No won­der Klopp hugged and con­grat­u­lated each and ev­ery one of his stars fol­low­ing this scrappy south coast af­fair.

Grind­ing out re­sults when below your best is a sign of au­then­tic ti­tle con­tenders – and the Reds were any­thing but vin­tage here.

Klopp was still thrilled, though. The Ger­man coach said: “This per­for­mance was so ma­ture and good. That’s what pleased me the most.

“Only a few in this league can win on bad days. This was not bad – but only a few can win on a dif­fi­cult day, also.

“This win is im­por­tant. When you fall off a horse, the best way to ride again is get back on it. So, it’s cool. But we didn’t make a big fuss of los­ing to City or in the Cup at Wolves. We never spoke about it.”

Liver­pool fans did, though. In fact, many seemed to be in blind panic that, with­out three points here, their Holy

Grail would again elude them.

Brighton kicked off pro­tect­ing a four-game un­beaten run but their record against the elite was cause for op­ti­mism for the vis­i­tors.

De­spite the Amex Sta­dium be­ing a fortress since the Seag­ulls re­turned to the top tier, five of their six home de­feats in 18 months had come at the hands of the Big Six.

Liver­pool, bid­ding for a fourth league win over them in as many games, be­gan as if they would main­tain that streak.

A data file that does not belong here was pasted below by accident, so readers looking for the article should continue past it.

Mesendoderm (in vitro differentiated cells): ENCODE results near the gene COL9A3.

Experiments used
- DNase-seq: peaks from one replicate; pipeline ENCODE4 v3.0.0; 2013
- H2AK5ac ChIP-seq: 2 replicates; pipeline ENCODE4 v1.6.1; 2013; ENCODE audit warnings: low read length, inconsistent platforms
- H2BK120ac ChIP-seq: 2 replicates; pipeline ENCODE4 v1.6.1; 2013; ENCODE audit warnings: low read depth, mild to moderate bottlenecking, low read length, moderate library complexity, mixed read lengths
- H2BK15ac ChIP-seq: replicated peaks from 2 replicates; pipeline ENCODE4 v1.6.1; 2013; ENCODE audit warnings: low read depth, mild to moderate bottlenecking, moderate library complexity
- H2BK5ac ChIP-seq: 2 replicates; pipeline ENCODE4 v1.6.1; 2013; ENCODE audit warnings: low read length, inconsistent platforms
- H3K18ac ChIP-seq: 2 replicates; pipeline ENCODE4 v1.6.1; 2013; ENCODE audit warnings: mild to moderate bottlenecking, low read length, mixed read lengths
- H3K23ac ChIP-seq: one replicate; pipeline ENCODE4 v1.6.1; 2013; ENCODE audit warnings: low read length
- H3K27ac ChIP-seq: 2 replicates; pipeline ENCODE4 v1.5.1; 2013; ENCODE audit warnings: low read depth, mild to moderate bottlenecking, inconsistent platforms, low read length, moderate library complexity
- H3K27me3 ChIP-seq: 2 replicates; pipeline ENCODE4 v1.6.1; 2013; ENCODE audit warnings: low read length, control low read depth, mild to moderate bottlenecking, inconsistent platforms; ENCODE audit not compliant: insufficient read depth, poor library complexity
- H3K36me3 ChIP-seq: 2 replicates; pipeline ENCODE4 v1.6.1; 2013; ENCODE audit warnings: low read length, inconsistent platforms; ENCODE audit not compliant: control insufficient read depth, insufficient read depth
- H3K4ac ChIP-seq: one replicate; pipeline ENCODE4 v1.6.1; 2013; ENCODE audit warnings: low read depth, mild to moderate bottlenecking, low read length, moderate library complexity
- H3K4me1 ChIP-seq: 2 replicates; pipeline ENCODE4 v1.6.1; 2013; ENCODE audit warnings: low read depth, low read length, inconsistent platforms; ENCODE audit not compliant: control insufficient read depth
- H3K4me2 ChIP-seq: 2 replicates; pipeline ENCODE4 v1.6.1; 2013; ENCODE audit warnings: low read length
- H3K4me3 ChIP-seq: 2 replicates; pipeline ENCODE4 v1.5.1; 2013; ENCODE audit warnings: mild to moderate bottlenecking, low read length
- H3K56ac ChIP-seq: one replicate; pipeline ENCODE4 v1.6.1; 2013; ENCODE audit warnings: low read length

Yet, af­ter Roberto Firmino failed to fin­ish a trade­mark cross by the ex­cel­lent Andy Robert­son, the clos­est they came to break­ing the dead­lock be­fore half-time was through re­called Xher­dan Shaqiri.

And not from the Swiss star’s deadly left boot but via his head – as he glanced Trent Alexan­der-Arnold’s 26th-minute pin­point cen­tre an inch wide.

The longer the first half dragged on, the more pedes­trian the vis­i­tors be­came in pos­ses­sion.

Salah’s quiet dis­play high­lighted just how dogged Brighton were in de­fence as they barely gave any­one in Red a sniff.

But that changed four min­utes af­ter the break as Salah sud­denly burst into life and into the box. Even so, there was no need for Pas­cal Gross to kick the Liver­pool ace in the calf.

The Ger­man sent him tum­bling, leav­ing ref­eree Kevin Friend point­ing to the spot.

Salah dusted him­self down and thrashed in the penalty. Gross nearly made amends 10 min­utes later when, left un­marked 15 yards out, his ef­fort was goal-bound un­til Fabinho blocked it. Al­bion never looked like scor­ing af­ter that and Liver­pool went close to a sec­ond goal as Shaqiri and then Ge­orginio Wi­j­nal­dum whis­tled ef­forts wide. Brighton boss Hughton said: “I have no com­plaints about the penalty but I did feel that the bal­ance of de­ci­sions to­day favoured Liver­pool. “I’m de­lighted, though, be­cause we ran them so close.”

MO WAY THROUGH: Dale Stephens gets his foot in front of Salah ROB-BED: Full-back Andy Robert­son beats Martin Mon­toya to get a cross in VAN STALLED: Dunk and But­ton com­bine to keep out Van Dijk JUR­GEN CLAP: It’s all smiles from boss Klopp

DOU­BLE: Jar­rod Bowen